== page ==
TIILE 5.—Of administrative officers.
TITLE 6.—General provisions applicable to all the civil officers of this

state, or to certain classes of them.

civil off

TITLE I.
OF THE NUMBER, LOCATION, AND CLASSIFICATION OF THE

PUBLIC OFFICERS OF THE STATE.
Sec. 1. Names and number of the several civil officers.

2. Common councils to fix the number of commissioners of deeds and notaries.
3. Copy of such determination to be transmitted to governor.
4. Nominations to be made conformably to such determination.
5. County courts to determine number of commissioners of deeds in towns.
6. Such commissioners, when not to be increased.
7. What offices to be vacated under this chapter.
8. In certain cases no new appointment to be made.
9. Circuit judges, &c., where to reside.
10. County judges and recorders where to reside.
11. Surrogates, &c., local officers.
12. Justices of the peace where to reside, &c.
13. Commissioners of deeds where to reside, &c.
14. Notaries public where to reside, &c.
15. Sheriff's, &c., where to reside.

16. Administrative officers confined in the execution of their duties. Classifica

SECTION 1. There shall be elected or appointed, in the tion of the

manner herein after declared or prescribed, the following civil cers. officers, who shall be arranged in classes to be denominated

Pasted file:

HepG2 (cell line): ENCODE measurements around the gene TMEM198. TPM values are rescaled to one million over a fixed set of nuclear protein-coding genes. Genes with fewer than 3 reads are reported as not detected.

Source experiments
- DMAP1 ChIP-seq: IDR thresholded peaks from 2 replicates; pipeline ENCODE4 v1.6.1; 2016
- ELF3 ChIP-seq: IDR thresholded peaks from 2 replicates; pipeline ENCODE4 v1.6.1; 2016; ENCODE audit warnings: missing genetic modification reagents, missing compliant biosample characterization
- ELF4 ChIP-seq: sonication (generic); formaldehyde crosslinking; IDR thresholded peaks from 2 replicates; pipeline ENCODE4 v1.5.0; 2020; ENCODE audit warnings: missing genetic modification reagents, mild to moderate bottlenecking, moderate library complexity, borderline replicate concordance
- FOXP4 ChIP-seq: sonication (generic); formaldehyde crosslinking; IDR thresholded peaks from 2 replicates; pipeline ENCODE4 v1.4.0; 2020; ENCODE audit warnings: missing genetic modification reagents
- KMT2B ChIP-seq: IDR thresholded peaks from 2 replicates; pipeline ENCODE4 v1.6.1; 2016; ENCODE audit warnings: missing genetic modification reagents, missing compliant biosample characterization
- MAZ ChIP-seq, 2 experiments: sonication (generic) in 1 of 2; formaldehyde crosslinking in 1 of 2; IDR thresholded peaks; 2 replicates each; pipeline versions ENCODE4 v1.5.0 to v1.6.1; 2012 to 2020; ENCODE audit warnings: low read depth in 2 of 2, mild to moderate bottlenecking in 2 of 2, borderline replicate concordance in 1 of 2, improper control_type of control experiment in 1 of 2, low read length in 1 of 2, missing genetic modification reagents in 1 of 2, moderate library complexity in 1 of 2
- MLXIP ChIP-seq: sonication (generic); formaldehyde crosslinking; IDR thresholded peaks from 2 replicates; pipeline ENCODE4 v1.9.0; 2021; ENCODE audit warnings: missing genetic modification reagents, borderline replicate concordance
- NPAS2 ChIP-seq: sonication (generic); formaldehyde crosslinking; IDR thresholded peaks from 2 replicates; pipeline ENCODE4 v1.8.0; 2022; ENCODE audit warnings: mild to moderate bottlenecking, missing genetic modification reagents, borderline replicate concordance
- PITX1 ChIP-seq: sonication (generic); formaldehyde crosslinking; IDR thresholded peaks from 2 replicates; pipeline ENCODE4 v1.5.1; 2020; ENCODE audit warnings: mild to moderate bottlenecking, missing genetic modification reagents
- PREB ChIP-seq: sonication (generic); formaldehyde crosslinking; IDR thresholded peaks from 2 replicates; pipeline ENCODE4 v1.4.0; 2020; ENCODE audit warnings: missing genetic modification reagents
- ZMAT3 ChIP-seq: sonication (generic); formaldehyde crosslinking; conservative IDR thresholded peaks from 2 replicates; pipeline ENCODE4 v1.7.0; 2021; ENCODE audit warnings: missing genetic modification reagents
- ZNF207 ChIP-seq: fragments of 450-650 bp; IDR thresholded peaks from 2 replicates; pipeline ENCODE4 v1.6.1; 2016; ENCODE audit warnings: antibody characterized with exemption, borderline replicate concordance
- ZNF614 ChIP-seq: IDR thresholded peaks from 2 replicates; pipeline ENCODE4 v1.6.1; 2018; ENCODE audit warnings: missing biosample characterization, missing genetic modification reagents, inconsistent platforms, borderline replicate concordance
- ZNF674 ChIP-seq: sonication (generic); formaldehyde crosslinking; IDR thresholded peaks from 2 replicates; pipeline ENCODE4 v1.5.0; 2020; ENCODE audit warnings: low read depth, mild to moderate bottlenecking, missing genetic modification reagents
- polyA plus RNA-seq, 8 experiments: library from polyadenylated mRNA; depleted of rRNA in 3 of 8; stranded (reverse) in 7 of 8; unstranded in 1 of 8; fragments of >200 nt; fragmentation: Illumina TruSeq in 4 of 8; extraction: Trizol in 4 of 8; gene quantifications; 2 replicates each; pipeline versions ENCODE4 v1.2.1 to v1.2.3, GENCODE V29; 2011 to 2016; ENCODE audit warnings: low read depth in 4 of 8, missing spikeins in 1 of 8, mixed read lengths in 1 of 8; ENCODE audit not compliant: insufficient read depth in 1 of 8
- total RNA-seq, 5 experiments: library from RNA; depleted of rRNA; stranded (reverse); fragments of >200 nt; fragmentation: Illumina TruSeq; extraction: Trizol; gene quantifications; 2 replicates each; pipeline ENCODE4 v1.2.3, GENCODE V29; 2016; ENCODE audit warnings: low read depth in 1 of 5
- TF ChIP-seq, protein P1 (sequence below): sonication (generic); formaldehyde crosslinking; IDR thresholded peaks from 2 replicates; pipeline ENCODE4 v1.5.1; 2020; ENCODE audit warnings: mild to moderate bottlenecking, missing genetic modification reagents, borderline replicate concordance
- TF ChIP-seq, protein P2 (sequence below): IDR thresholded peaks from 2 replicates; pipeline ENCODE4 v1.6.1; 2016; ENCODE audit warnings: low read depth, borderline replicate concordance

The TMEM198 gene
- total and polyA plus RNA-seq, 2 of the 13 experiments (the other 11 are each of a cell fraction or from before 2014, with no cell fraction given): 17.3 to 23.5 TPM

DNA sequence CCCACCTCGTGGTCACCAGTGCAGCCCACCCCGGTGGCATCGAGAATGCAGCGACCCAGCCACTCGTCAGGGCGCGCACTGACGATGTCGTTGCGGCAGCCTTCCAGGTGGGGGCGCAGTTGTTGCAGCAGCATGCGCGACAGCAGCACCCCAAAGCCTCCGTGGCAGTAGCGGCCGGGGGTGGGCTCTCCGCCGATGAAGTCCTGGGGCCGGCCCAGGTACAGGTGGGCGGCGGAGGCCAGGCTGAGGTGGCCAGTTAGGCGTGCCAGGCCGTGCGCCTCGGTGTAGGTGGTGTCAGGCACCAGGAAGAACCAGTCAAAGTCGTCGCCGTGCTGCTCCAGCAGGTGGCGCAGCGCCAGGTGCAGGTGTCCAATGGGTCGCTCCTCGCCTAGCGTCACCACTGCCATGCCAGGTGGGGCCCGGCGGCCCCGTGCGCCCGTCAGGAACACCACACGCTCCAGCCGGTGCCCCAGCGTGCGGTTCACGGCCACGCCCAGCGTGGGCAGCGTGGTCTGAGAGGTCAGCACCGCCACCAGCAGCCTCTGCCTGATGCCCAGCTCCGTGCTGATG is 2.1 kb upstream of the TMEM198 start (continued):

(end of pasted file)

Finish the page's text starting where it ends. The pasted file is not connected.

legislative, executive, judicial and administrative; but this classification shall not be construed as defining the legal powers of the officers, that shall be assigned to either class :

1. In the class of Legislative Officers, Legislative. Thirty-two senators;

One hundred and twenty-eight members of the assembly;
A speaker of the house of assembly from its own body;

A clerk, a sergeant-at-arms, a door-keeper, and so many assistant door-keepers, messengers, and other subordinate officers for each house of the legislature, as such houses shall

respectively deem necessary. [96]

2. In the class of Executive Officers. Executive. A governor and lieutenant-governor;

A secretary of state, a comptroller, a treasury, an attorney general, a surveyor-general, and a state printer;

A private secretary for the governor, and a door-keeper of the executive chamber.

3. In the class of Judicial Officers, A chancellor, a register of the court of chancery, to reside Chancery. and keep his office in the city of Albany, an assistant register

of the same court, to reside and keep his office in the city of New York;

Judicial.

TITLE 1.

court.

A clerk of the said court, to reside and keep his office in the village of Poughkeepsie, and a clerk thereof, to reside and keep his office in the village of Utica;